A message block is xored to the internal state and is simultaneously xored to the last 16 bytes extracted, which forms a new block of ciphertext \(C\). After the full message is processed, the scheme encrypts the state with four rounds using the previous subkeys, xors 0x70 to byte 0, and encrypts the state again with the key \(K\) for the full 10 rounds of AES128. The result is declared the authentication tag \(T\).
Security claims. ALE designers claim the following: “Any forgery attack not involving key recovery/internal state recovery has a success probability at most \(2^{128}\)”.
Differences between LEX and ALE and design weaknesses. ALE inherited a lot from the stream cipher LEX [3], which generates the keystream also by outputting specific bytes of the AES internal state. There are two crucial differences between them apart of the authentication option: first, LEX uses the same key in all its 10group rounds, and second, LEX does not feed any data to the internal state. The former property led to distinguishing attacks on LEX based on colliding states [10]. Distinct keys in ALE make these attacks irrelevant.
However, the latter difference actually weakens the design, as the attacker is now able to manipulate the internal state, whose contents he has just observed via leakage. Even though the extracted bytes and the message injections are separated by subkey additions, a classical differential analysis bypasses this countermeasure, as we see below.
3 Forgery Attack
Outline. In this section we demonstrate a forgery attack on ALE. Our goal is to produce a fresh tuple \((C,N,A)\) that does not decrypt to \(\perp \) (here \(C\) includes the tag \(T\)). An adversary first asks for the encryption of some messages, and then attempts to forge the tag by modifying ciphertexts. Even though nonces repeat in forgery attempts, they do not repeat in encryption requests. Therefore, our attack operates in a standard model.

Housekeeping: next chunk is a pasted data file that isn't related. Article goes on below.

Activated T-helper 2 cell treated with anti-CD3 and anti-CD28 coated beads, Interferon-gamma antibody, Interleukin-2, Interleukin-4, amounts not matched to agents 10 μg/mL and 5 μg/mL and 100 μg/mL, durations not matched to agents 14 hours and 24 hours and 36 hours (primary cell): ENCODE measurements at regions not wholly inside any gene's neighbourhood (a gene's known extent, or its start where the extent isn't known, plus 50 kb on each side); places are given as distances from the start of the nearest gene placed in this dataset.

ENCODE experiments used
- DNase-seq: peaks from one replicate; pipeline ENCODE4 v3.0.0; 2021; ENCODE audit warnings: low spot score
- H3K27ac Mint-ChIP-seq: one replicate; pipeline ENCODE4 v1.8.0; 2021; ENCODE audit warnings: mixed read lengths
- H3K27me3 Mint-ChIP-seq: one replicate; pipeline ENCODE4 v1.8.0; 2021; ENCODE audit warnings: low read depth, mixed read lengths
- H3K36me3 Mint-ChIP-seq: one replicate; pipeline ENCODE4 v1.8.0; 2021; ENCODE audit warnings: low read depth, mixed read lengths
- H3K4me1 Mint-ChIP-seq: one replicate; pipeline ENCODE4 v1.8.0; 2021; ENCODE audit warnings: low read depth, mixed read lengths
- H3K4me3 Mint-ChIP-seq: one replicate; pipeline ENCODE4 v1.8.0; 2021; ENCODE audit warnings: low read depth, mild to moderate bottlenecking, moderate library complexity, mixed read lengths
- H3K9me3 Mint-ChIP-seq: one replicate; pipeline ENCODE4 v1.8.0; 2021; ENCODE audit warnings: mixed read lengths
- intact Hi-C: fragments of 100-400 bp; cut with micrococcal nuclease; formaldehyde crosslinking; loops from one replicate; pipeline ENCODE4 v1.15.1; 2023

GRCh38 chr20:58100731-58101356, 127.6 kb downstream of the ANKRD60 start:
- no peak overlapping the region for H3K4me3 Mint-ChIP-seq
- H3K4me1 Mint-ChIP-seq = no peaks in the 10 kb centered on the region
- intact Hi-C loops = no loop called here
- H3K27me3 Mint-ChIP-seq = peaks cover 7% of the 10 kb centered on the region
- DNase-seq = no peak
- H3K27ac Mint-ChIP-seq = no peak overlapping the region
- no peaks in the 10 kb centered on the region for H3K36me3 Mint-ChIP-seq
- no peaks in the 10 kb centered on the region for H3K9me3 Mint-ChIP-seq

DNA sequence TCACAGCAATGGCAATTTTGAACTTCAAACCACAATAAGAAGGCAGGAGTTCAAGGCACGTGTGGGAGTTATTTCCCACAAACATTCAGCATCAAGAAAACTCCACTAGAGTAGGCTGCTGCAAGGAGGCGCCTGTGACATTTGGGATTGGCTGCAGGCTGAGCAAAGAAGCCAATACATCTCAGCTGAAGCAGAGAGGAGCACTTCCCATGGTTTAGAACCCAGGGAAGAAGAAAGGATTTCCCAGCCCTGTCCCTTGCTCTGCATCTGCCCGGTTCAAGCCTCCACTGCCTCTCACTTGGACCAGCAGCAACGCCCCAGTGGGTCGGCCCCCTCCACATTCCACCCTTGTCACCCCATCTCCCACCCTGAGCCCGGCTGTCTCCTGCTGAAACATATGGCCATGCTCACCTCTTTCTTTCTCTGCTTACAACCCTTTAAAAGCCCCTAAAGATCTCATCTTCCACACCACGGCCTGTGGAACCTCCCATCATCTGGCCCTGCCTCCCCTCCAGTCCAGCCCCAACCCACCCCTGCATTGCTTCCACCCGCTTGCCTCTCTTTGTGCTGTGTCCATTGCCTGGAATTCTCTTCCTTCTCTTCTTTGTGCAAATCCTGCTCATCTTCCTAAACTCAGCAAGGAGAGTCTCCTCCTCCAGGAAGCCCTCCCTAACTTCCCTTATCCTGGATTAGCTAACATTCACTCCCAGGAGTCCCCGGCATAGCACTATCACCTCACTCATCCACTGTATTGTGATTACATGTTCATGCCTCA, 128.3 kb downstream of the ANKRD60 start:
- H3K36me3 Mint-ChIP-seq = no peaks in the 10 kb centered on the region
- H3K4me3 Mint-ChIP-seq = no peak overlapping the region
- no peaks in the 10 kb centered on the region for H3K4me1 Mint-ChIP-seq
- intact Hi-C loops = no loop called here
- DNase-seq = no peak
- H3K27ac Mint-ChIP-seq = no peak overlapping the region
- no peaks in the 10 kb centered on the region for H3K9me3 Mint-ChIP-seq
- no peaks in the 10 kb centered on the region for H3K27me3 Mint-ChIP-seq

The designers of ALE supposedly ruled out such an attack, since the group of four rounds of AES between the message injection benefits from the wide trail strategy. The latter concept enables to prove that any 4round differential trail activates at least 25 Sboxes, which yields the maximum probability of \(2^{25\cdot 6} = 2^{150}\). It should make any differential event, including the local collision, highly unlikely. However, this idea does not take into account the fact that as many as 16 bytes from the internal states have been extracted during these four rounds. Since they are known to the adversary, he can select the differential trail so that it has higher probability than the wide trail strategy offers. A differential trail is easily converted to a verification attempt.
Attack details. First we note that the extracted bytes are the Sbox outputs (the inputs would work too). Hence whenever a trail activates an Sbox whose value is extracted, the difference propagation is deterministic in this Sbox, and it does not add a factor to the total probability. Thus we attempt to find a trail that has low weight and this weight consists of as many “extraction” Sboxes as possible.
These trails can be constructed online very quickly in the startfromthemiddle framework [13]. We select a random difference in state \(\#3\) and expand it in both directions. Whenever we encounter extraction Sboxes or MixColumns, the difference evolves deterministically. For each active nonextraction Sbox we select an output difference so that the differential probability equals the maximum \(2^{6}\). Eventually, we obtain values of \(\varDelta _1\) and \(\varDelta _2\). Hence for every extraction tuple it is easy to obtain a differential trail that holds with probability \(2^{17\cdot 6} = 2^{102}\).
Therefore, for each encrypted 2block message we can construct a counterpart that yields the same authentication tag with probability \(2^{102}\). Hence we can construct a forgery for ALE with complexity of \(2^{102}\) ALE encryptions of twoblock messages and \(2^{102}\) verification attempts. While it is enough to constitute a weakness in ALE, the data complexity should be reduced further to match the design restrictions.